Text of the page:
The Court reached a decision on June 24, 1957. The court ruled in favor of the state in a 5-4 vote. The court's main contention was based on the civil nature of the statute: “The judicial angle of vision in testing the validity of a statute like Section 22-a is 'the operation and effect of the statute in substance.' The phrase 'prior restraint' is not a self-wielding sword. Nor can it serve as a talismanic test… Instead of requiring the bookseller to dread that the offer for sale of a book may, without prior warning, subject him to a criminal prosecution with the hazard of imprisonment, the civil procedure assures him that such consequences cannot follow unless he ignores a court order specifically directed to him for a prompt and carefully circumscribed determination of the issue of obscenity. Until then, he may keep the book for sale and sell it on his own judgment rather than steer ‘nervously among the treacherous shoals.'” Justice Frankfurter wrote the majority opinion on the case. The court ruled that all of the procedures complied with the rules for due process ending the arguments on the Fourteenth Amendment. The major ruling, however, was the continuing adherence to the thought that the First Amendment right to free speech does not extend to obscene speech or material.
Both Justices Warren and Douglas wrote dissenting opinions on the case. Justice Warren felt that the majority opinion was incorrect because this was a civil and not criminal case. He wrote: “This is not a criminal obscenity case. Nor is it a case ordering the destruction of materials disseminated by a person who has been convicted of an offense for doing so, as would be authorized under provisions in the laws of New York and other States. It is a case wherein the New York police, under a different state statute, located books which, in their opinion, were unfit for public use because of obscenity and then obtained a court order for their condemnation and destruction.
The majority opinion sanctions this proceeding. I would not. Unlike the criminal cases decided today, this New York law places the book on trial. There is totally lacking any standard in the statute for judging the book in context. The personal element basic to the criminal laws is entirely absent. In my judgment, the same object may have wholly different impact depending upon the setting in which it is placed. Under this statute, the setting is irrelevant”. The ramifications of the ruling being upheld left Kingsley Books forced to answer and pay for the original charges.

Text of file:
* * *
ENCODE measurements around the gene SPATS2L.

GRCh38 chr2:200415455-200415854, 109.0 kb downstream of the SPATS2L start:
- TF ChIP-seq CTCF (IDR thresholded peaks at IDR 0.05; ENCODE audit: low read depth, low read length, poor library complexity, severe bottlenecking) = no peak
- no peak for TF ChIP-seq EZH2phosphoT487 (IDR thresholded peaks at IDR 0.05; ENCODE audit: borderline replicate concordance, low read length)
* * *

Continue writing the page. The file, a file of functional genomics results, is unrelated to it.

The outcome of the cases led to a hard line drawn on civil liberties as it pertained to free speech and adult content. These rulings held up over many years and set the various adult content industries back for quite some time, limiting the type amount and variety of adult content that was readily available to consumers. Although the court didn't actually have to rule on whether or not the book was actually obscene was due to it not being contested, an issue which would allow for other cases to question what actually constitutes obscene in future cases.
This case did however empower the states to regulate what was and wasn't obscene as long as it was done in a manner that allowed the content to actually be produced and evaluated first. “Criminal enforcement and the proceeding under Section 22-a interfere with a book's solicitation of the public precisely at the same stage. In each situation the law moves after publication; the book need not in either case have yet passed into the hands of the public”.
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- "Kingsley Books, Inc. v. Brown". Oyez. Chicago-Kent College of Law. Retrieved 2016-11-16.
- "Kingsley Books, Inc. v. Brown - ACLU Pros & Cons - ProCon.org". aclu.procon.org. Retrieved 2016-11-16.
- "FindLaw's United States Supreme Court case and opinions". Findlaw. Retrieved 2016-11-16.
- "Kingsley Books, Inc. v. Brown 354 U.S. 436 (1957)". Justia Law. Retrieved 2016-11-16.